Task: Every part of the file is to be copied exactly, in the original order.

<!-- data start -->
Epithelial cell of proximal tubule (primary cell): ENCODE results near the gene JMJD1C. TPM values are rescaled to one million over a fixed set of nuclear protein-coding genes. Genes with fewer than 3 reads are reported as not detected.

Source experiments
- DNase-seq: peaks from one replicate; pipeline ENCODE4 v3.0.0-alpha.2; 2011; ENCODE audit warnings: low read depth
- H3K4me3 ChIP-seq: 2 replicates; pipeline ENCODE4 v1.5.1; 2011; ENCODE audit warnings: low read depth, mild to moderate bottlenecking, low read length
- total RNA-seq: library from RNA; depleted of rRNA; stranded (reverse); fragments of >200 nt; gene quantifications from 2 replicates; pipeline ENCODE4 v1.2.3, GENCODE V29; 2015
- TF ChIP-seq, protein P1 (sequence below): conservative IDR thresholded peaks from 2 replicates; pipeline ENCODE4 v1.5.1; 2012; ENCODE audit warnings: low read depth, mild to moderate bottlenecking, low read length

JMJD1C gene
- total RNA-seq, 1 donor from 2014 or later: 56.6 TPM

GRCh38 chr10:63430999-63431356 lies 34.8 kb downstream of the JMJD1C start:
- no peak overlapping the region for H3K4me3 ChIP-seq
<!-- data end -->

Epithelial cell of proximal tubule (primary cell): ENCODE results near the gene JMJD1C. TPM values are rescaled to one million over a fixed set of nuclear protein-coding genes. Genes with fewer than 3 reads are reported as not detected.

Source experiments
- DNase-seq: peaks from one replicate; pipeline ENCODE4 v3.0.0-alpha.2; 2011; ENCODE audit warnings: low read depth
- H3K4me3 ChIP-seq: 2 replicates; pipeline ENCODE4 v1.5.1; 2011; ENCODE audit warnings: low read depth, mild to moderate bottlenecking, low read length
- total RNA-seq: library from RNA; depleted of rRNA; stranded (reverse); fragments of >200 nt; gene quantifications from 2 replicates; pipeline ENCODE4 v1.2.3, GENCODE V29; 2015
- TF ChIP-seq, protein P1 (sequence below): conservative IDR thresholded peaks from 2 replicates; pipeline ENCODE4 v1.5.1; 2012; ENCODE audit warnings: low read depth, mild to moderate bottlenecking, low read length

JMJD1C gene
- total RNA-seq, 1 donor from 2014 or later: 56.6 TPM

GRCh38 chr10:63430999-63431356 lies 34.8 kb downstream of the JMJD1C start:
- no peak overlapping the region for H3K4me3 ChIP-seq